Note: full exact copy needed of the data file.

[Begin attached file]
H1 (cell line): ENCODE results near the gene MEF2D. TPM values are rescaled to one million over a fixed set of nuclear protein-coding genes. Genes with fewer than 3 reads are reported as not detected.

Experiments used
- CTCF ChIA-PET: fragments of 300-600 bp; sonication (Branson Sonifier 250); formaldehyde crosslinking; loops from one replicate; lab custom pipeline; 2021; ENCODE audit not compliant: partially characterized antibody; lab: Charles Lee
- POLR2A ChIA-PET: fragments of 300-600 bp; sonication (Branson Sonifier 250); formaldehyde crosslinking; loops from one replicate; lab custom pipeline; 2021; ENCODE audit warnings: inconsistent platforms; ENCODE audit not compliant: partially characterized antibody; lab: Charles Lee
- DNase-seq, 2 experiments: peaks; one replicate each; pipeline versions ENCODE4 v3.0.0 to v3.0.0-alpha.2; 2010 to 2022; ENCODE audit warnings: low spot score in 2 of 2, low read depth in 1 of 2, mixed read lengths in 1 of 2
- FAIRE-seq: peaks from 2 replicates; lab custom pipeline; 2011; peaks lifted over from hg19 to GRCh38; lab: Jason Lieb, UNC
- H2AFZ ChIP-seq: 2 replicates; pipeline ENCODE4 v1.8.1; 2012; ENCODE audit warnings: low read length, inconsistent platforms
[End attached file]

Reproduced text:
H1 (cell line): ENCODE results near the gene MEF2D. TPM values are rescaled to one million over a fixed set of nuclear protein-coding genes. Genes with fewer than 3 reads are reported as not detected.

Experiments used
- CTCF ChIA-PET: fragments of 300-600 bp; sonication (Branson Sonifier 250); formaldehyde crosslinking; loops from one replicate; lab custom pipeline; 2021; ENCODE audit not compliant: partially characterized antibody; lab: Charles Lee
- POLR2A ChIA-PET: fragments of 300-600 bp; sonication (Branson Sonifier 250); formaldehyde crosslinking; loops from one replicate; lab custom pipeline; 2021; ENCODE audit warnings: inconsistent platforms; ENCODE audit not compliant: partially characterized antibody; lab: Charles Lee
- DNase-seq, 2 experiments: peaks; one replicate each; pipeline versions ENCODE4 v3.0.0 to v3.0.0-alpha.2; 2010 to 2022; ENCODE audit warnings: low spot score in 2 of 2, low read depth in 1 of 2, mixed read lengths in 1 of 2
- FAIRE-seq: peaks from 2 replicates; lab custom pipeline; 2011; peaks lifted over from hg19 to GRCh38; lab: Jason Lieb, UNC
- H2AFZ ChIP-seq: 2 replicates; pipeline ENCODE4 v1.8.1; 2012; ENCODE audit warnings: low read length, inconsistent platforms